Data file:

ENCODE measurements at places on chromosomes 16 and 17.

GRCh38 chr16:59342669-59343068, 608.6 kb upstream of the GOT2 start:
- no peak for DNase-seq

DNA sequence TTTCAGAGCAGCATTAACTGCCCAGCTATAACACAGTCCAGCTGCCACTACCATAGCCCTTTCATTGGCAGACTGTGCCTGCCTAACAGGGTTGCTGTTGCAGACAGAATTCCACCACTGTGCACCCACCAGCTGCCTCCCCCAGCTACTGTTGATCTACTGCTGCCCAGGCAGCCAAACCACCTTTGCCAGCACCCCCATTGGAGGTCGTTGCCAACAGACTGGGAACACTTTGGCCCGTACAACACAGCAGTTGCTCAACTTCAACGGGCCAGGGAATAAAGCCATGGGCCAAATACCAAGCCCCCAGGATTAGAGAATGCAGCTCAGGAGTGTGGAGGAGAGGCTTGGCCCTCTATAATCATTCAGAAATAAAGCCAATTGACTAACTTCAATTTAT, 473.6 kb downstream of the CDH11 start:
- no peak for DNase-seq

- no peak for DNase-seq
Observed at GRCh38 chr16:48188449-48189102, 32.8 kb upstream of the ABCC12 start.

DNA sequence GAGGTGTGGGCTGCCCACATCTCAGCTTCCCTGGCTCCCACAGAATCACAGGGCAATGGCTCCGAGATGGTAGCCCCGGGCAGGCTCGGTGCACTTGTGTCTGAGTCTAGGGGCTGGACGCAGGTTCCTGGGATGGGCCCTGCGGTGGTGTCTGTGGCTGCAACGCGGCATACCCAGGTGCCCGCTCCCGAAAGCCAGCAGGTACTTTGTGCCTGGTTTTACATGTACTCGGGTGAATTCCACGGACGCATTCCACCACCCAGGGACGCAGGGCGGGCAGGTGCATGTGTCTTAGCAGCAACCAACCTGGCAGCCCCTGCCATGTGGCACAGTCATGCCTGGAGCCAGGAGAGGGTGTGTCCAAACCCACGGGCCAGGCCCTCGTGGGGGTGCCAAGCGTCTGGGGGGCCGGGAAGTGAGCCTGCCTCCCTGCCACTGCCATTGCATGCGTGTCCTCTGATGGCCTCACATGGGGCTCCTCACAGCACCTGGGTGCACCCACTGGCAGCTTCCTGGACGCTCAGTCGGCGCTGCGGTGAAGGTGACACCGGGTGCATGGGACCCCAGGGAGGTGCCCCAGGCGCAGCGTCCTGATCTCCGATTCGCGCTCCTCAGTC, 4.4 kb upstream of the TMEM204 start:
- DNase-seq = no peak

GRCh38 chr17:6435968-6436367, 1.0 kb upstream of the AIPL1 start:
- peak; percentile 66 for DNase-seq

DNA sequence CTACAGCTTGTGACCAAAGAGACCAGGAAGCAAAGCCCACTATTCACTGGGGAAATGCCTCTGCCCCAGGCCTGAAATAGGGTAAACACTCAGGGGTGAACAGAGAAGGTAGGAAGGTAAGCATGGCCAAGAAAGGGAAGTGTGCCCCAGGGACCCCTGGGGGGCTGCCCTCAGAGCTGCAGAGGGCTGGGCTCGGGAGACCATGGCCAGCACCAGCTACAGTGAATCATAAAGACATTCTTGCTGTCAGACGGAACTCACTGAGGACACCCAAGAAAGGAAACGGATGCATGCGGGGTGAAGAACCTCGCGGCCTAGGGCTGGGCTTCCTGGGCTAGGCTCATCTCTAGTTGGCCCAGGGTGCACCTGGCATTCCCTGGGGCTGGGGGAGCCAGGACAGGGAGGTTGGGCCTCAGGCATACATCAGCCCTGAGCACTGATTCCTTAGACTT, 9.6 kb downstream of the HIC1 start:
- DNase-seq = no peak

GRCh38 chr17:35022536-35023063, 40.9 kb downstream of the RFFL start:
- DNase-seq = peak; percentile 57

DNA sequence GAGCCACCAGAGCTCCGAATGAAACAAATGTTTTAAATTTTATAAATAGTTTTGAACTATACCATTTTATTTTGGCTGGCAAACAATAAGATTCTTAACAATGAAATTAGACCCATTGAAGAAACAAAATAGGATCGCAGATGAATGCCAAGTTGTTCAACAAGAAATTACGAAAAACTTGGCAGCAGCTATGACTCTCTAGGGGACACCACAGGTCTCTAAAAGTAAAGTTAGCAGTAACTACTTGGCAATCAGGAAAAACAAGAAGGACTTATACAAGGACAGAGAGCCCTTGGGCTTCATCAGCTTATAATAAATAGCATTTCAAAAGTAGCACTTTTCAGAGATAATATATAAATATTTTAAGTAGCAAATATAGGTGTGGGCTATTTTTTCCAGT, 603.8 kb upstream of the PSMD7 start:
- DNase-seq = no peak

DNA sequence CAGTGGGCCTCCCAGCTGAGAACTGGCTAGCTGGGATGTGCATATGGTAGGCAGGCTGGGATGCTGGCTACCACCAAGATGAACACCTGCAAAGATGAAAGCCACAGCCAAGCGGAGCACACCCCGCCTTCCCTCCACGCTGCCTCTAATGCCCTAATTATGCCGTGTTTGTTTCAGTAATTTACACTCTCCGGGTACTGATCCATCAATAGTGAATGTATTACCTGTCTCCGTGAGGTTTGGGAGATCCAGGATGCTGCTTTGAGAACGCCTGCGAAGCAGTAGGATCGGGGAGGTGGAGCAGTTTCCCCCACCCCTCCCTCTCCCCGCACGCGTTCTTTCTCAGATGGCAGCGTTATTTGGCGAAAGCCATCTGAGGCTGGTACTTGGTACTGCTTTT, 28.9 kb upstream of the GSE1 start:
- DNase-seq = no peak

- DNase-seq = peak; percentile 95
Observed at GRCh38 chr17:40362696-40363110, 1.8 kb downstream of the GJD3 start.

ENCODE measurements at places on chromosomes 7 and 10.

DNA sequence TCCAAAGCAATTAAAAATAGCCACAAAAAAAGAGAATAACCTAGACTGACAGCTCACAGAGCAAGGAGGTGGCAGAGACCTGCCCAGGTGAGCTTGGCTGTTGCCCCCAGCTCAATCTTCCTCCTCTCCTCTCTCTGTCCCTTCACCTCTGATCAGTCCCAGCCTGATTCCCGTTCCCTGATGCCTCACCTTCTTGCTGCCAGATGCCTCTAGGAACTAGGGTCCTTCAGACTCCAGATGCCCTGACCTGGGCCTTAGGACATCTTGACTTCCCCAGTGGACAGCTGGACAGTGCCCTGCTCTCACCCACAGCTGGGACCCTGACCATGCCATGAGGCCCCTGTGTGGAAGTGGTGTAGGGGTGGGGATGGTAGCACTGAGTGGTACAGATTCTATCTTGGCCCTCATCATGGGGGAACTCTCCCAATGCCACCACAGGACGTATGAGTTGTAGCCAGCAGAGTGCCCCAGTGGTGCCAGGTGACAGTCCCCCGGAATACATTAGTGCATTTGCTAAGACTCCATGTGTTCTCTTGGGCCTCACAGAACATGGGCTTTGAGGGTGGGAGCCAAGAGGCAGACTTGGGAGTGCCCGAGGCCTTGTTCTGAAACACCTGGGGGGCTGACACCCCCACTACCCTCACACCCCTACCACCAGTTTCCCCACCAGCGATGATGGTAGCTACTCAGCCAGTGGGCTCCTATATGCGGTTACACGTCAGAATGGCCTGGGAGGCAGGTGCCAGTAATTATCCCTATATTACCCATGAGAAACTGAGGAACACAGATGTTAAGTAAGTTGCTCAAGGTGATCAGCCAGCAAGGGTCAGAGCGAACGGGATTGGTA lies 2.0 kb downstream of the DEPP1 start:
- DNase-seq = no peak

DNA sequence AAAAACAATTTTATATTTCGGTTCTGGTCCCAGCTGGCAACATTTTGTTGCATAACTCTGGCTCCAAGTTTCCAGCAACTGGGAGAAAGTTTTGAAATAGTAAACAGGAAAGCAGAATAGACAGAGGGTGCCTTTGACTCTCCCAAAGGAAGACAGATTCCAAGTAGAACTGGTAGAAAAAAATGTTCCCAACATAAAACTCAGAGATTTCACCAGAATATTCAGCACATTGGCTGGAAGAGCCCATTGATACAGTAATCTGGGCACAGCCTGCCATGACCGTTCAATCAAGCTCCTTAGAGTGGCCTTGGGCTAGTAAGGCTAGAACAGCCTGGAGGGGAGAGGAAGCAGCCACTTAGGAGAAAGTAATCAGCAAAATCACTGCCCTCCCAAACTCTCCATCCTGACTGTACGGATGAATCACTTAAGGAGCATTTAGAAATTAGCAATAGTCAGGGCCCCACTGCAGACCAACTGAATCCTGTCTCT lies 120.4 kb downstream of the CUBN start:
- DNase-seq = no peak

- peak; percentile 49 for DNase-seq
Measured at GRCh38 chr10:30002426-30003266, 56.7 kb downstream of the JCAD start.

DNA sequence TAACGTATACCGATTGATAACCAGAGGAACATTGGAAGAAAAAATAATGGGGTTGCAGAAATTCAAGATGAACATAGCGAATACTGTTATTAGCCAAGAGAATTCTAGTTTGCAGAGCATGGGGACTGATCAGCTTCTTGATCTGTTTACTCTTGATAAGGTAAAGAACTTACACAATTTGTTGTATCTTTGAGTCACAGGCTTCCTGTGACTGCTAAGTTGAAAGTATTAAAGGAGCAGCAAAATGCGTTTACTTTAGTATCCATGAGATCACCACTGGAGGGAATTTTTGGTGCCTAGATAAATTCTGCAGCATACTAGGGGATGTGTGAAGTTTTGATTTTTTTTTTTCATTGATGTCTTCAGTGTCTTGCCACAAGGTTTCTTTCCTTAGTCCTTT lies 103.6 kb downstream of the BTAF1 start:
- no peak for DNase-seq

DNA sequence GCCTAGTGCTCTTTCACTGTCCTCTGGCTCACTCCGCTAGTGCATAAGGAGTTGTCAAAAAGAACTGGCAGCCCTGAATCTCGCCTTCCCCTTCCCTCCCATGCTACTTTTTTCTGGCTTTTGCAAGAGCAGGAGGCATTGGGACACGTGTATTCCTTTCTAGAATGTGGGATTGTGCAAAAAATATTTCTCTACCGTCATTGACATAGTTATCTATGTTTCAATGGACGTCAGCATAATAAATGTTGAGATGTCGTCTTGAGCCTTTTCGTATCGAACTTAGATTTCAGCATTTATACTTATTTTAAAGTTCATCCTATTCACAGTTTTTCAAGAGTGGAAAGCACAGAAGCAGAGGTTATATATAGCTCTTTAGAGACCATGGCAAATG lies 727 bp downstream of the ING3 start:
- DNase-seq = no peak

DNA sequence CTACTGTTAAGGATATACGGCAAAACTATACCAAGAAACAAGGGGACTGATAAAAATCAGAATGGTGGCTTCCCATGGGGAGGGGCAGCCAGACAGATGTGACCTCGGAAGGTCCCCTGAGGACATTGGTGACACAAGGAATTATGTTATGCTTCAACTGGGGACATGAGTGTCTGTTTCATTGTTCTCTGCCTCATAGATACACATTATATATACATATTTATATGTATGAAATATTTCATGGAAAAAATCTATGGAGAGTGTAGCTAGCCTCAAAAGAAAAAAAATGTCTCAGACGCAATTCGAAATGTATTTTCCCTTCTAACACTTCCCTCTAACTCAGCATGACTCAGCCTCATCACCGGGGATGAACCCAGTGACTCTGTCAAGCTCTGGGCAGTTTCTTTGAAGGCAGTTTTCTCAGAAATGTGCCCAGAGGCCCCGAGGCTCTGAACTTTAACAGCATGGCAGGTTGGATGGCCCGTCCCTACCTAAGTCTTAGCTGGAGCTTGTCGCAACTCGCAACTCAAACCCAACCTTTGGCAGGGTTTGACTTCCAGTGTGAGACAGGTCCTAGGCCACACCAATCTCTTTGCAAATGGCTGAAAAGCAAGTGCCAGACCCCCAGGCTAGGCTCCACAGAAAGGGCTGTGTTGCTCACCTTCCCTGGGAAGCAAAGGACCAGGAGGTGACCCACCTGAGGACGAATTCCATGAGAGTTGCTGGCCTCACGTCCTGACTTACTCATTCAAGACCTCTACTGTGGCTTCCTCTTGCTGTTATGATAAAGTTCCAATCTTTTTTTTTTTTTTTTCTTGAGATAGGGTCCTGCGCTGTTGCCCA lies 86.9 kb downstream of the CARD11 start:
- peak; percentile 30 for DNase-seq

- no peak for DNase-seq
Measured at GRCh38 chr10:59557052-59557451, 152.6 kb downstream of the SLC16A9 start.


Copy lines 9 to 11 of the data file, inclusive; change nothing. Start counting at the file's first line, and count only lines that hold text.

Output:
- DNase-seq = no peak

GRCh38 chr17:6435968-6436367, 1.0 kb upstream of the AIPL1 start:
- peak; percentile 66 for DNase-seq